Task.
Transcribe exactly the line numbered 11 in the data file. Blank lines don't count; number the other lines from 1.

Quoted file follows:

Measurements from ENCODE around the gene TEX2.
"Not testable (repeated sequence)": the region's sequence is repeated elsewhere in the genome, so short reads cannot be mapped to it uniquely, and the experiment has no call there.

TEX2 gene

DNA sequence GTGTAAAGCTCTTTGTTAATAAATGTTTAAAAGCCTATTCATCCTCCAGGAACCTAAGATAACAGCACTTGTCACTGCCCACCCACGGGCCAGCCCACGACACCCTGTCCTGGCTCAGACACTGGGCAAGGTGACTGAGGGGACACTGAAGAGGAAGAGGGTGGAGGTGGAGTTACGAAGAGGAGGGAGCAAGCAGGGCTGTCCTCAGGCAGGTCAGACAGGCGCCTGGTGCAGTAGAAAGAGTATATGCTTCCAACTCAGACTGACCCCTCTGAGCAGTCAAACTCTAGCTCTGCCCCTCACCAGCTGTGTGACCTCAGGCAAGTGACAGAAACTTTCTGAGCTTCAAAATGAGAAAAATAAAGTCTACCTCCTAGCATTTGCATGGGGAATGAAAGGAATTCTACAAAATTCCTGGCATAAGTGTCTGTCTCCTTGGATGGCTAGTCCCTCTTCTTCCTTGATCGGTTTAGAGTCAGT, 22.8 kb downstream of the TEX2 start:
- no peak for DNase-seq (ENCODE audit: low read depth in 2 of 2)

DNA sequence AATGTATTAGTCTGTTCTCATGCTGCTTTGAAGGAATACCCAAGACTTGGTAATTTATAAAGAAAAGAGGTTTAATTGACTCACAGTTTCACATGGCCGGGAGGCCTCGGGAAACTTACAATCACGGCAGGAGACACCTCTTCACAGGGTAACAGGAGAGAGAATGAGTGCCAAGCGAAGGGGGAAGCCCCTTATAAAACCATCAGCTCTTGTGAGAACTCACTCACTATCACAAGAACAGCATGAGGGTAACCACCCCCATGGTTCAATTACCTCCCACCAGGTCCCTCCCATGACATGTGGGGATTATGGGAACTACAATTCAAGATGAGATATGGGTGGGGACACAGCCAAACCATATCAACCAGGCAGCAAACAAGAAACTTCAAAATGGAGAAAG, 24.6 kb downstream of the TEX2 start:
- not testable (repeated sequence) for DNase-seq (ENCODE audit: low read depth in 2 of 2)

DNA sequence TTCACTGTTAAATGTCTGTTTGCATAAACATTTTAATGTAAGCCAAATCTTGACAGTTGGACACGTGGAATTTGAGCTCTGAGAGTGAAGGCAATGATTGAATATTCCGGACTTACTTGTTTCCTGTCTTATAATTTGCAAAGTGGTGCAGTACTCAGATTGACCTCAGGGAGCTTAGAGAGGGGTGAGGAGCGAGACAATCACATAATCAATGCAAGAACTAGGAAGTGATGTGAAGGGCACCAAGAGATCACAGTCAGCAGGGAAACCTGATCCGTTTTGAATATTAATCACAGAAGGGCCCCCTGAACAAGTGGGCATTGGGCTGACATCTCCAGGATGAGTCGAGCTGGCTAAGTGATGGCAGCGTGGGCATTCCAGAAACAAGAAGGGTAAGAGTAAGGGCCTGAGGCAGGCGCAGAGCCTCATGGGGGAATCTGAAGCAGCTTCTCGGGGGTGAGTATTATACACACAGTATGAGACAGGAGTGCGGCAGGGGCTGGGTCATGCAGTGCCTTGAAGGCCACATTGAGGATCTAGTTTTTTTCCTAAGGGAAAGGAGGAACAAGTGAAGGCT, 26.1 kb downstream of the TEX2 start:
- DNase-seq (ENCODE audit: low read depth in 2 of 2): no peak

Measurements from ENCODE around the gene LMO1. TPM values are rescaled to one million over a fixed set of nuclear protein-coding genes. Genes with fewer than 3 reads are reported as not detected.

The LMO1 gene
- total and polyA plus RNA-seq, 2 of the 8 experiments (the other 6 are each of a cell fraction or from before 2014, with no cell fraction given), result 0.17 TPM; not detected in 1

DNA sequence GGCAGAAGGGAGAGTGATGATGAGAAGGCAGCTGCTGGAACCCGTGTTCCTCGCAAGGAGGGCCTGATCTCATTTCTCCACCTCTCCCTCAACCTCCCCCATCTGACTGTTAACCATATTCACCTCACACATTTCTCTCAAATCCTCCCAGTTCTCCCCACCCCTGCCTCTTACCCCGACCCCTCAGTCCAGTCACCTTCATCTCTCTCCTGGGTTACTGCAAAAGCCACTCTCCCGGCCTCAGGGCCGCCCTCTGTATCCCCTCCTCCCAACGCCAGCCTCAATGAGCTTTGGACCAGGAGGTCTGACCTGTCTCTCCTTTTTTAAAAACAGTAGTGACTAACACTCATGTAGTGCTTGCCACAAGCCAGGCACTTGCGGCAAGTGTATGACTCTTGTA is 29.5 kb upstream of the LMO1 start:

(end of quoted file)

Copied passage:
The LMO1 gene